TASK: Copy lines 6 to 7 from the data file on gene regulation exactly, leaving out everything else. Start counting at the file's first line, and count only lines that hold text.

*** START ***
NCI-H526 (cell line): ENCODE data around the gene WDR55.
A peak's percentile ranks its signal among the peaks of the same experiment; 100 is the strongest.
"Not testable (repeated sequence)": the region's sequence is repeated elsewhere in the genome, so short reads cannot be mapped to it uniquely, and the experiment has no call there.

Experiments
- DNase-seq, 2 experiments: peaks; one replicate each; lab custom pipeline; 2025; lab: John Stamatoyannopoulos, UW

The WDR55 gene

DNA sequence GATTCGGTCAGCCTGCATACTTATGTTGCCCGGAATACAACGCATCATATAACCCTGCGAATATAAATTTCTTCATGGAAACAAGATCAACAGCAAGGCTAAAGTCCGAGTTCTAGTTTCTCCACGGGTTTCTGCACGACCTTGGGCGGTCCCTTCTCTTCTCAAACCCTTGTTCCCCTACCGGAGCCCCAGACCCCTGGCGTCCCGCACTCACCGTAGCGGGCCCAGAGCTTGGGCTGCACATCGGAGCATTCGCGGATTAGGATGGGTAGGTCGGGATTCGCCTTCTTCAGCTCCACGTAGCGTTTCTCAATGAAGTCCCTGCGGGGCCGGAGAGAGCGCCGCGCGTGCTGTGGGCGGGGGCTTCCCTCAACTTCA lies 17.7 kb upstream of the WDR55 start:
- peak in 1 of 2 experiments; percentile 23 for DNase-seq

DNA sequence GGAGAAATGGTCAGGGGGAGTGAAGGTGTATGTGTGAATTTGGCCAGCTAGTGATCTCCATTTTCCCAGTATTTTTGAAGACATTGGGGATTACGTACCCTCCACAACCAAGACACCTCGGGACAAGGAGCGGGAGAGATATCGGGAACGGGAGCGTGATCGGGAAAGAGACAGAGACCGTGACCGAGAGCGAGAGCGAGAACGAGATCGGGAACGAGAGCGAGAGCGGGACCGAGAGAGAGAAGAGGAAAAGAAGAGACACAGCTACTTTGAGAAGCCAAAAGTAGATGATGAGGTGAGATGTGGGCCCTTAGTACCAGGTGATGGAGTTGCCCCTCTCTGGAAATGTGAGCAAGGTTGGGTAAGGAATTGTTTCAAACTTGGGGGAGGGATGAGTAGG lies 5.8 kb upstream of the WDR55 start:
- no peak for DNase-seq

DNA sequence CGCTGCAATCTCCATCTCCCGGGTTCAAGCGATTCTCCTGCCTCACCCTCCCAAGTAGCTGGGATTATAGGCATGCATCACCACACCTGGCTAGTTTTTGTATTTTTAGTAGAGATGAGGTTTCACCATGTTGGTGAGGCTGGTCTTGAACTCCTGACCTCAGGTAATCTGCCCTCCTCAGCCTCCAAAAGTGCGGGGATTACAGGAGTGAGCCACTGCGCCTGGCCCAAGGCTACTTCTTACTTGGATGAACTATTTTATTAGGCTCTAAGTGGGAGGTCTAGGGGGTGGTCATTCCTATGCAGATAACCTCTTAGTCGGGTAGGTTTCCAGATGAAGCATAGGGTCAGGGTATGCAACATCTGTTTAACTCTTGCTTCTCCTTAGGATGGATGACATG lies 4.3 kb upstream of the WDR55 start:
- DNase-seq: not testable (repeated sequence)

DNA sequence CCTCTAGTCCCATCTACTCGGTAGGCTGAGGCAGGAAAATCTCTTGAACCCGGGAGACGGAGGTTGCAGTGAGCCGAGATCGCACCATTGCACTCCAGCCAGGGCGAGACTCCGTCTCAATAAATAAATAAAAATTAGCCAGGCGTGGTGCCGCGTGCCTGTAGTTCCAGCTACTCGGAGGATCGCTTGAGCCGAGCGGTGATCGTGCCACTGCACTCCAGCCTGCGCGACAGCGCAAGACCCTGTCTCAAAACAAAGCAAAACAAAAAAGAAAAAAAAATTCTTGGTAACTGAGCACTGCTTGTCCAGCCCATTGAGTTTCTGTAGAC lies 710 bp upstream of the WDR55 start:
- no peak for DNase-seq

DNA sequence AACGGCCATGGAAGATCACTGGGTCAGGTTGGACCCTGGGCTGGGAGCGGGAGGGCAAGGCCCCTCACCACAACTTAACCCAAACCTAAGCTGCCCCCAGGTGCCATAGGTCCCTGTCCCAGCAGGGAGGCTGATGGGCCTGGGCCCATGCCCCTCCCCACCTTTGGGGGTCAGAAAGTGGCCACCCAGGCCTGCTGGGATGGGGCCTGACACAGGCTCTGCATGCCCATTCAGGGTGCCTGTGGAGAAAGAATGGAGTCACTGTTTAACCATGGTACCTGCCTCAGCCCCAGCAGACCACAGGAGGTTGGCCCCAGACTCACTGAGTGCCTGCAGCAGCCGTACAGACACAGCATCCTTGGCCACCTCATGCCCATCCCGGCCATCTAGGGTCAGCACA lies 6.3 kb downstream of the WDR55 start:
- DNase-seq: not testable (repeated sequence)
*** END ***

The WDR55 gene

DNA sequence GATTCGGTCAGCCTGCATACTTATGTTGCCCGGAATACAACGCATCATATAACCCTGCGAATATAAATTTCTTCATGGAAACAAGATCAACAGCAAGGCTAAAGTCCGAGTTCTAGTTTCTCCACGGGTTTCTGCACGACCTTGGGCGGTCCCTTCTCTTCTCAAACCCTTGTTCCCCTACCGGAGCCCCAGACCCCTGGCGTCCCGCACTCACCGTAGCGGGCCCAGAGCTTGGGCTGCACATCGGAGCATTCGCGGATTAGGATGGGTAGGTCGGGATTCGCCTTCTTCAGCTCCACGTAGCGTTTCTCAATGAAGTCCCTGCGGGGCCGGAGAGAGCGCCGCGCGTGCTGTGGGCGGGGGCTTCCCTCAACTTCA lies 17.7 kb upstream of the WDR55 start: